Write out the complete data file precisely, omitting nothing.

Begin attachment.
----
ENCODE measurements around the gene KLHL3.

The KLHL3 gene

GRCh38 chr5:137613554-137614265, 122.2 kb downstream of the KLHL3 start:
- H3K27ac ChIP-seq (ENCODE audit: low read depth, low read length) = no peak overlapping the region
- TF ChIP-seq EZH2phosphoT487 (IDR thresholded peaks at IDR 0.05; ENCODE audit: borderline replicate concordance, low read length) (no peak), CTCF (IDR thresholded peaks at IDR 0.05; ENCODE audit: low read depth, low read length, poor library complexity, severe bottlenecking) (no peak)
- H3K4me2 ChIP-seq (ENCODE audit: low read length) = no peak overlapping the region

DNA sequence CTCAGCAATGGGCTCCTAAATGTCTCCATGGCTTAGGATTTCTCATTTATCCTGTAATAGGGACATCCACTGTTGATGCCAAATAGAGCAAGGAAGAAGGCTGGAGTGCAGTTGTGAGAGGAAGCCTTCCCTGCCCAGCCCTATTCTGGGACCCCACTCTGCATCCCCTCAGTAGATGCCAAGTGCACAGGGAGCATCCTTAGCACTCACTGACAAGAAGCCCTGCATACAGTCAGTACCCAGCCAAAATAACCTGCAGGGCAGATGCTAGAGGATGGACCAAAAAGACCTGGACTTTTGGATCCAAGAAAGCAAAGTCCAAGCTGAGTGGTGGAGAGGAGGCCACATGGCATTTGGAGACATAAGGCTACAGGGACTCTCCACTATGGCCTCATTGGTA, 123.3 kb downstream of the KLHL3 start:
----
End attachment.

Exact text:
ENCODE measurements around the gene KLHL3.

The KLHL3 gene

GRCh38 chr5:137613554-137614265, 122.2 kb downstream of the KLHL3 start:
- H3K27ac ChIP-seq (ENCODE audit: low read depth, low read length) = no peak overlapping the region
- TF ChIP-seq EZH2phosphoT487 (IDR thresholded peaks at IDR 0.05; ENCODE audit: borderline replicate concordance, low read length) (no peak), CTCF (IDR thresholded peaks at IDR 0.05; ENCODE audit: low read depth, low read length, poor library complexity, severe bottlenecking) (no peak)
- H3K4me2 ChIP-seq (ENCODE audit: low read length) = no peak overlapping the region

DNA sequence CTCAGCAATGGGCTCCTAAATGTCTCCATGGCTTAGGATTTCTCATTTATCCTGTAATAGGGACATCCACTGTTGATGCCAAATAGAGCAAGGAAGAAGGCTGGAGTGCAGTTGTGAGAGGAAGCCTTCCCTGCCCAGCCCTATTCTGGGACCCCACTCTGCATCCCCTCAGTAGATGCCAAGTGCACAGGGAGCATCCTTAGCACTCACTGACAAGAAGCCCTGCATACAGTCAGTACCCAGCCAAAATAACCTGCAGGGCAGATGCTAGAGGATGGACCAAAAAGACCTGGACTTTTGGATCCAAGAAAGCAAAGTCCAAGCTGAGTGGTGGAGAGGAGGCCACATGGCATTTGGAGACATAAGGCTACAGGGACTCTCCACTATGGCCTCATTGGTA, 123.3 kb downstream of the KLHL3 start: